In this blog, we discuss the data access challenges in AI and why commonly used NAS/NFS may not be a good option for your organization.
1. Early Architecture of AI/ML
According to Gartner, although LLMs are on the hype, most organizations are in the early stages, with some in production.
In the early stages of building AI platforms, organizations focus on getting systems up and running to pilot projects and proofs of concept. These early architectures, or pre-production architectures, aim to cover the basic capabilities needed for model training and deployment. Many organizations already have such early AI architectures in production today.
These early AI architectures often turn inefficient over time as data and models grow. Organizations are training models in the cloud and expect their data and cloud usage to rise substantially over the next 12 months as projects scale up. Many start with data sizes that fit in memory today but know they will need to prepare for much larger workloads soon.
Organizations may choose to work with existing tech stacks or greenfield deployments. In this blog, we focus on designing stacks that are more scalable, agile, and performant with existing stacks or some additional hardware purchases.
2. Data Access Challenges
2.1 Data Access is a Critical Component in AI/ML
As AI/ML architectures advance, GPUs are rapidly improving in power and scale while datasets for model training continue to massively grow in size. Alongside compute, storage and networking, we propose that data access is another critical component of future-proof AI platforms.
Data access refers to technologies like data serving, backing stores (NFS, NAS), and high-performance caches such as Alluxio that facilitate getting data into compute for model training and deployment.
The goals of data access are throughput and data loading efficiency, which are becoming more important in AI/ML architecture today as GPUs are scarce – optimizing data loading can greatly reduce GPU idle time and increase GPU utilization. As such, high-performance data access needs to be a first-class architectural concern.
2.2 Data Access Challenges in Pre-production Architectures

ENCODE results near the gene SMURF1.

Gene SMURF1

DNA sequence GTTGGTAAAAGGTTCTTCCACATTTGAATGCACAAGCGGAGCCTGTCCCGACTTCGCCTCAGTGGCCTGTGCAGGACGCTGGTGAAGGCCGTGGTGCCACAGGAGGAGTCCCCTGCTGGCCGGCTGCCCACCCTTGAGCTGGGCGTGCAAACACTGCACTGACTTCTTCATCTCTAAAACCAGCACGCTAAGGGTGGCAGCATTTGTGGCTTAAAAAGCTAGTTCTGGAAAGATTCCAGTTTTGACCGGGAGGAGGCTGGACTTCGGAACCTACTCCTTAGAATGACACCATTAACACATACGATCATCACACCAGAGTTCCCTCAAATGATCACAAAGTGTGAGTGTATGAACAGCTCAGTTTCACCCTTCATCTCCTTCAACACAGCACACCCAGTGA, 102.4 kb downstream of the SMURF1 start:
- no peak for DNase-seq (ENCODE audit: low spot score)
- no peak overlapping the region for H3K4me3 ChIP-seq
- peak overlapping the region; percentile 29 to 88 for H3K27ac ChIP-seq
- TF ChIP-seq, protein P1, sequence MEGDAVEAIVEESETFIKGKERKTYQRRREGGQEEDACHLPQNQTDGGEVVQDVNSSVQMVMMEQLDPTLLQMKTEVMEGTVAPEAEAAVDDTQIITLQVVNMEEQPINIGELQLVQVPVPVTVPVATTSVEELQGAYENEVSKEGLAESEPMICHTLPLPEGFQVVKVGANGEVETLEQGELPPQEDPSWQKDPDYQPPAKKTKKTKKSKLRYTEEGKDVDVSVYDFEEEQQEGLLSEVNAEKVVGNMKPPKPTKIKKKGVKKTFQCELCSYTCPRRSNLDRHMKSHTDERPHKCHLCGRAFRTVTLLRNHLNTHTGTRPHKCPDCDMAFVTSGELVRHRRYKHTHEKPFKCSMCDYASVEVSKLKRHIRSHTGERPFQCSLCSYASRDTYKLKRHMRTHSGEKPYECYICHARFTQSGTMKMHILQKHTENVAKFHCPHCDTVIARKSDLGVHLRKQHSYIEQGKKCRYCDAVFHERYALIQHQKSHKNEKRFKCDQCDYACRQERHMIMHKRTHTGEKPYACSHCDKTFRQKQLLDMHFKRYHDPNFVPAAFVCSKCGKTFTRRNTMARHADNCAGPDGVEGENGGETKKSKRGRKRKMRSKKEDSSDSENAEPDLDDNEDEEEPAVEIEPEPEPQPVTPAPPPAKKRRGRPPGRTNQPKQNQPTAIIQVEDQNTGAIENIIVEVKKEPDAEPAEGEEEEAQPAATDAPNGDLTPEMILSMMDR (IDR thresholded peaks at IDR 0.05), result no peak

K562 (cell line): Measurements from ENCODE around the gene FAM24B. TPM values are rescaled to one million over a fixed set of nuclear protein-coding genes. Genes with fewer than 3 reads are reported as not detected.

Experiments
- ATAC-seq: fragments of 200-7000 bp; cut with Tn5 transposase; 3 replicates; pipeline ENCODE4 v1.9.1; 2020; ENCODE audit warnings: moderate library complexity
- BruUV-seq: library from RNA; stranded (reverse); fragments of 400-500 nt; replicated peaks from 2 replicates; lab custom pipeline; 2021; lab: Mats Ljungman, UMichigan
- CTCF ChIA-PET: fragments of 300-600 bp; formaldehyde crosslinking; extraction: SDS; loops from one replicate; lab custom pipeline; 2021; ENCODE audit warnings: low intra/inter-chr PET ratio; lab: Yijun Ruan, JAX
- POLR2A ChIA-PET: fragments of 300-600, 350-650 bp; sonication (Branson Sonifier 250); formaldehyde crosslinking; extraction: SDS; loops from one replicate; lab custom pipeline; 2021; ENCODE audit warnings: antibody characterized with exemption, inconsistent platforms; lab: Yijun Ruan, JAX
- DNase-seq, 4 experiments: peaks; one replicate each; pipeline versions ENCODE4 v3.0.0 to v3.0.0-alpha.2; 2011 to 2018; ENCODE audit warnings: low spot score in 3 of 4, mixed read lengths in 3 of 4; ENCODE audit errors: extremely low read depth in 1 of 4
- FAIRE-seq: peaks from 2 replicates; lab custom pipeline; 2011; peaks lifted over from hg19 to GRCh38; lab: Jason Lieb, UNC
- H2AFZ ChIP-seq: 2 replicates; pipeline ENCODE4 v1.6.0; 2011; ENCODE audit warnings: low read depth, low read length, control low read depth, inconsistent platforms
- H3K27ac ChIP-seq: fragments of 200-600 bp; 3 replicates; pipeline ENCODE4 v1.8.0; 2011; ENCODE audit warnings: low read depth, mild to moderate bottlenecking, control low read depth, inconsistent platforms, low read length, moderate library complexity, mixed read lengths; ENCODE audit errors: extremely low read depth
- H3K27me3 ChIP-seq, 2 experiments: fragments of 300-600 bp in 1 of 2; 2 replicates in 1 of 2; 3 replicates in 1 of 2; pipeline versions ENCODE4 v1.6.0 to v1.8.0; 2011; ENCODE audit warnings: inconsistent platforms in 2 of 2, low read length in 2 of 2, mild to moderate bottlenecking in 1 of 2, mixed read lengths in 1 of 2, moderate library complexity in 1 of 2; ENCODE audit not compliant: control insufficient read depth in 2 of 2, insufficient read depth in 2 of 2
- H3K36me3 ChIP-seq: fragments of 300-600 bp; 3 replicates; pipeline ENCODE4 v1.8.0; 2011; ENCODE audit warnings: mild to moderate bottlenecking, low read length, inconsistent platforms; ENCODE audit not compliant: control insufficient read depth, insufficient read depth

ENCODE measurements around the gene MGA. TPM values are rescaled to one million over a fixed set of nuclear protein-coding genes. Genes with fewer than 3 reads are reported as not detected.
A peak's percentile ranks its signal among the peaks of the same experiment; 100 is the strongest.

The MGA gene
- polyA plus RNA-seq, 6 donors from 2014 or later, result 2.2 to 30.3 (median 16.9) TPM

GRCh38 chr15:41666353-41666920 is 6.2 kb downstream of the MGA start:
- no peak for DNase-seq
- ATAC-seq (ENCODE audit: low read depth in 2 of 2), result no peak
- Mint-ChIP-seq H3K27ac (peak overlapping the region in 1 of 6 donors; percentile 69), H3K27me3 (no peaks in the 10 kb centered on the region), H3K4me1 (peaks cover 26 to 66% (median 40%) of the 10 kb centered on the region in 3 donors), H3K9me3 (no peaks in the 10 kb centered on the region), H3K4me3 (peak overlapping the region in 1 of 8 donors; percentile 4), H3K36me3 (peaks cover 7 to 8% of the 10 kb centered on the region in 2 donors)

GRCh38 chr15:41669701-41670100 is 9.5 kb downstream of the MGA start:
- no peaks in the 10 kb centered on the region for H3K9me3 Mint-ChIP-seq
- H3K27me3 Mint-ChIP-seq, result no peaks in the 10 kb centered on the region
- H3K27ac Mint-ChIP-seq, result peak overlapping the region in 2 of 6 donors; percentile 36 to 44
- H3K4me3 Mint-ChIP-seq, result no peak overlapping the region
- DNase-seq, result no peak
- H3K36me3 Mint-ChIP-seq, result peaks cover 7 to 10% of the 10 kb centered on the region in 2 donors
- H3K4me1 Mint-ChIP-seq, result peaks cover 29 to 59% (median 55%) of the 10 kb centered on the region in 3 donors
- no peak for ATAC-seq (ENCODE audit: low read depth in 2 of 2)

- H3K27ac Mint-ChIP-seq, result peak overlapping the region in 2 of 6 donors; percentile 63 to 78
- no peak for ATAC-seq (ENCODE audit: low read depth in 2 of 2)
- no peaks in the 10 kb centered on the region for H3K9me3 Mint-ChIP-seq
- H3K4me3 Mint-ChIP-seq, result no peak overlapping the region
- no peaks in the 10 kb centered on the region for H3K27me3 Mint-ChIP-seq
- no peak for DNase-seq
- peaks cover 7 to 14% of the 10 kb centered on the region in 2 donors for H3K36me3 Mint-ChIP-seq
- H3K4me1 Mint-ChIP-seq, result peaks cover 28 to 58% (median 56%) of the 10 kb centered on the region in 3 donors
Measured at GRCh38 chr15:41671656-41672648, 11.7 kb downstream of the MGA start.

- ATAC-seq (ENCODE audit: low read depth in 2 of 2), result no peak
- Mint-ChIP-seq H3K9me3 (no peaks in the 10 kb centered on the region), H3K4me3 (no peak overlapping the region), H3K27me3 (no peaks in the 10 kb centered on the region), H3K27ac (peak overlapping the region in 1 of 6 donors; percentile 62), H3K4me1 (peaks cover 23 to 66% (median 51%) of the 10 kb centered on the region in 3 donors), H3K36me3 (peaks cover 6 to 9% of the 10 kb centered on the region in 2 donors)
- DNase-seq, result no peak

As organizations scale their model training workloads on early AI architectures, several common data access challenges emerge:
- Model Training Efficiency is Below Expectations: Due to data access bottlenecks, training times are longer than expected based on compute provisioning. Slow data flows fail to feed GPUs adequately.
- Bottlenecks Around Data Synchronization: Manually copying or syncing data from storage to local GPU servers creates delays while building a queue for data to be staged.
- Concurrency and Metadata Issues: Shared storage sees contention when large jobs start in parallel. Slow metadata operations on storage backends add latency.
- Slow Performance or Low GPU Utilization: Despite significant investments in high-performance GPU infrastructure, inefficient data access results in idle and underutilized GPUs.
Teams are managing a mix of issues that exacerbate these problems further. Those issues include slow I/O storage that cannot keep up with the demands of high-performance GPU clusters. Manual data replication workflows and synchronization add delays while teams wait for data delivery to GPU servers. Architectural complexity from multiple data silos across hybrid infrastructure or multi-cloud environments also increases data wrangling headaches.
As a result, the end-to-end efficiency of the architecture falls short of expectations.
2.3 Existing Solutions
Challenges related to data access can be addressed by two common solutions.
Purchasing faster storage. Many organizations attempt to address slow data access issues by deploying faster storage options. Cloud providers offer high-performance storage, while specialized hardware vendors sell HPC storage to accelerate performance.